More than 70 organizations sign open letter calling for ban on police street checks in B.C.
Vancouver city council will vote on July 21 on a motion to end the practice
Dozens of B.C. organizations have signed an open letter calling on the Vancouver Police Board and the provincial government to put an end to police street checks.
The letter was co-written by the B.C. Civil Liberties Association, Black Lives Matter Vancouver, the Hogan's Alley Society, the Union of B.C. Indian Chiefs, and WISH Drop-In Centre Society and was made public one day before Vancouver city council is scheduled to vote on a motion to stop the controversial practice.
The motion itself was introduced to council by Mayor Kennedy Stewart who told CBC's The Early Edition in June that the time has come to end street checks, which are defined as stopping a person outside of an investigation to obtain and record their information.
Council was supposed to vote on the motion on July 7, but has postponed it to a council meeting on July 21.
Many see the practice as a form of police harassment and racial profiling, as well as evidence of systematic racism within police forces.
According to Stewart, Vancouver Police Department data shows that between 2007 and 2018, Black and Indigenous people were "significantly over-represented" in the almost 100,000 street checks conducted by the force.
The letter reiterates this point.
"We are writing you to put actions to your words and take immediate action to address systemic discrimination in policing by ending all street checks in Vancouver and BC. Street checks are harmful and discriminatory for Indigenous, Black, and low-income communities," reads the letter.
Street checks and sex workers
Mebrat Beyene, executive director of the WISH Drop-In Centre Society, says the checks also discriminate against sex workers and can force vulnerable women into high-risk situations.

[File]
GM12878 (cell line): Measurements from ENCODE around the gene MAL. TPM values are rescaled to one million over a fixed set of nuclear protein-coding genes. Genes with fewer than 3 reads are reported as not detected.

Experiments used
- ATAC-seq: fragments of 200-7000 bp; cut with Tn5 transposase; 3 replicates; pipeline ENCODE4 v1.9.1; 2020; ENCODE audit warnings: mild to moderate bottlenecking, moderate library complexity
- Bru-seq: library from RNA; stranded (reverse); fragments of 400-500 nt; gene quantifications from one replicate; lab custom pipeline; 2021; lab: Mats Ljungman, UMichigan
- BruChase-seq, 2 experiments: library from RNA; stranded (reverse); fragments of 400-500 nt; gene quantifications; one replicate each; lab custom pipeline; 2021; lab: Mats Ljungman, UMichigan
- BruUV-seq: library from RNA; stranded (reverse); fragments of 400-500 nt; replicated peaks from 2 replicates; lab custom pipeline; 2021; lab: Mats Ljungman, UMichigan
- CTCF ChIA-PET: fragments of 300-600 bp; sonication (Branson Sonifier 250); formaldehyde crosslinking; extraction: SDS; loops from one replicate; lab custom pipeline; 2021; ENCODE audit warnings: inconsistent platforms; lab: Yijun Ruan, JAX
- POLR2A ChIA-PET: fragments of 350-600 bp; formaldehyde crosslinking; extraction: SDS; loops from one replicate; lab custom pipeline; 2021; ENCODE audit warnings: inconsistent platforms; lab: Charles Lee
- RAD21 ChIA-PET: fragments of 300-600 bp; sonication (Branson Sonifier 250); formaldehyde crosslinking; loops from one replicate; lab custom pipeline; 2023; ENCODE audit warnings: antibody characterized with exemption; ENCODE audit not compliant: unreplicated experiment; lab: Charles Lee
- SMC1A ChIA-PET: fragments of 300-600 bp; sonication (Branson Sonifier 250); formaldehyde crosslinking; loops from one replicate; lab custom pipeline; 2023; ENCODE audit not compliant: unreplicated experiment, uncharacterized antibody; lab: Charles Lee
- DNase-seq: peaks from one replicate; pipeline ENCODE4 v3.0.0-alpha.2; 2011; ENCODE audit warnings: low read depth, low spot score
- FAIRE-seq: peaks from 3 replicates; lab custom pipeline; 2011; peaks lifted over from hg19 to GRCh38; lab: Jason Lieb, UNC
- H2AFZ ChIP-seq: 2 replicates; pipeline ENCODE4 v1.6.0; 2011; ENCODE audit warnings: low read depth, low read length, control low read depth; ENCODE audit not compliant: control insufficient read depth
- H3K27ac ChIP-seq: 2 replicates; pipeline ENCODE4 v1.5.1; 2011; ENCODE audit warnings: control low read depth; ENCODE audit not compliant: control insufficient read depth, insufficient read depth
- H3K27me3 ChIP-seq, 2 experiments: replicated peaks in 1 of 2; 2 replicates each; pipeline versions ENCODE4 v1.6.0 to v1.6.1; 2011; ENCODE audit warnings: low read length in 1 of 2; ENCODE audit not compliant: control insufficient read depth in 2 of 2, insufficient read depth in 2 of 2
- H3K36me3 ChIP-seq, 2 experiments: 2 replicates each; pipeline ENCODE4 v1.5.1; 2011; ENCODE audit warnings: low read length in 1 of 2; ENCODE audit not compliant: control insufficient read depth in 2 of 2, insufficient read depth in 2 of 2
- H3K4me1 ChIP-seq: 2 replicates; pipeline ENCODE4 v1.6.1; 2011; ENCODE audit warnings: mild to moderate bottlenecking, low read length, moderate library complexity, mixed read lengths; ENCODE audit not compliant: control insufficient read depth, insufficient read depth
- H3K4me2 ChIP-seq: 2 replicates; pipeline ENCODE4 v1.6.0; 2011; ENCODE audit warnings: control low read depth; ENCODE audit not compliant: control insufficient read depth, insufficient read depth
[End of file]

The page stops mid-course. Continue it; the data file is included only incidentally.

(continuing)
The society provides resources and support primarily for sex workers on Vancouver's Downtown Eastside and says police interactions with sex workers in the area are "challenging, difficult and, sometimes, even just downright dangerous."
She says society staff have heard many stories from women who say they have been repeatedly followed, stopped and questioned by police, sometimes while interacting with a date which can put the sex worker's safety in jeopardy.
"Repeated checks literally push the trade further underground into darker alleys," said Beyene Tuesday on The Early Edition. "It makes it that much more difficult for sex workers to vet clients."
She said banning police checks would be a start at improving safety for everyone in the city.
"I think that is one clear piece that will allow us to talk about responsible ways to engage with the community," said Beyene.
The Vancouver Police Department approved a new formal policy for police street checks and stops to comply with new provincial standards that went into effect at the beginning of the year.
Under the formalized policy, officers cannot make random stops and need a justifiable reason to request identifying information. Officers must also make sure the person is aware of their rights during the check.
The formalized policy addresses areas of concern including bias and a person's rights during a street check.
"The results of those guidelines has seen a reduction of about 90 per cent in the number of street checks taking place," B.C. Public Safety Minister Mike Farnworth told reporters Tuesday.
Farnworth said the guidelines were developed to ensure biased policing does not happen, but the City of Vancouver does have the power to take further action through the police board if desired.
With files from The Early Edition